Occupy Wall Street braces for winter
“Is it time to Occupy Miami Beach?” a shivering Max Richmond asked another New York protester as she waited to get Vitamin C near the makeshift medical tent.
They laughed and hugged for warmth.
Since hundreds of anti-greed protesters descended on a park a block from Wall Street this fall, they have faced arrest, sleep deprivation, no bathrooms and rainy weather. They’ve had their backpacks and iPods stolen and their food tent invaded by freeloaders and tourists. But a downpour Thursday night followed by frost Friday was a reminder to even the most dedicated occupiers of what many have said will be their greatest test — a New York winter.
Organizers have predicted the freezing temperatures and snow would reduce the Lower Manhattan encampment to a small assemblage through winter.
“But that’s OK with us,” said Richmond, 26, a carpenter from upstate New York. “The hardy will stay. The junkies will go. And in the spring all somebody has to do is declare Occupy Central Park or Occupy Union Square and everyone will return. This was just practice.”
With a snowstorm predicted this weekend, the Occupy Wall Street protesters are already huddling at night under tents and tarps, layering on as much clothing as they can, ducking frequently into fast-food restaurants to get warm and occasionally sleeping in subway stations. A 19-year-old from Florida wrote to his mother asking for cold-weather gear. She sent a winter coat (and tucked his retainer in the package).
Even before the temperature had dropped, organizers were preparing for winter by stocking a nearby storage space with hats, gloves, coats, blankets, sleeping bags, food and other supplies. Donations were pouring in from around the country. An organic farmer from Hawaii sent macadamia nuts and bananas.
Mostly the donations have served the group’s basic needs, although a few items are in short supply.
“We need shoes like crazy,” said Michael Glaser, a young actor from Chicago who has been manning the “comfort station” handing out warm clothes. Wet feet have led to several cases of hypothermia, as well as athlete’s and trench foot.
Several protesters were walking around barefoot Friday morning because their shoes had been stolen overnight, Glaser said, and he had nothing to give them.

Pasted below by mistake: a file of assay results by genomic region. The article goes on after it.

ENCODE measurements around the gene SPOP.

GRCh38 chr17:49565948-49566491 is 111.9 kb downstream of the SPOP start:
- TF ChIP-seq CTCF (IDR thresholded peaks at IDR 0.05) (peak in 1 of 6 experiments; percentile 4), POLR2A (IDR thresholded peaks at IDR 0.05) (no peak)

Since Glaser found wet clothes and blankets on the ground that he had given out only hours before, he has been concerned that supplies are being wasted. He hoped protest coordinators would come up with a solution — fast.
When a rumor spread Thursday night that 250 tents would be handed out, people waited in line for hours. “There was a near riot when we ran out,” said Glaser, noting they only had 36.
The large, rectangular park has become a hodgepodge of tarps and tents. Although the owner of Zuccotti Park had invoked a no-tent rule, so far authorities are letting most of them stay up.
It’s also clear they don’t want the demonstrators to get too comfortable.
City fire and police officials on Friday confiscated gas tanks and half a dozen generators being used for electricity in the makeshift kitchen and for media equipment. Mayor Michael R. Bloomberg had declared them a safety hazard. Organizers were baffled; they said fire marshals had inspected the park the day before and hadn’t mentioned any violations.
“It’s strange that this happens on the first really cold morning,” said Bill Dobbs, a volunteer with the press operation. But rather than prompt calls for further rebellion — plans already were underway Friday for an action targeting Midtown banks — organizers said they would ask for the generators back. Several protesters said cooperating with the city at this point in the season seemed important.
“We don’t want anyone coming through at night pulling us out of our tents and leaving us out in the cold altogether,” said Ray Kachel, 53, an out-of-work videographer from Seattle.
For the last three weeks Kachel has slept on a step in a sleeping bag. He said he hoped that once the weather cleared out more protesters, he’d be able to find a spot in a tent.
“Whether I can sustain a cold, wet winter — well, I’m not certain,” Kachel said. “But I’m going to try.”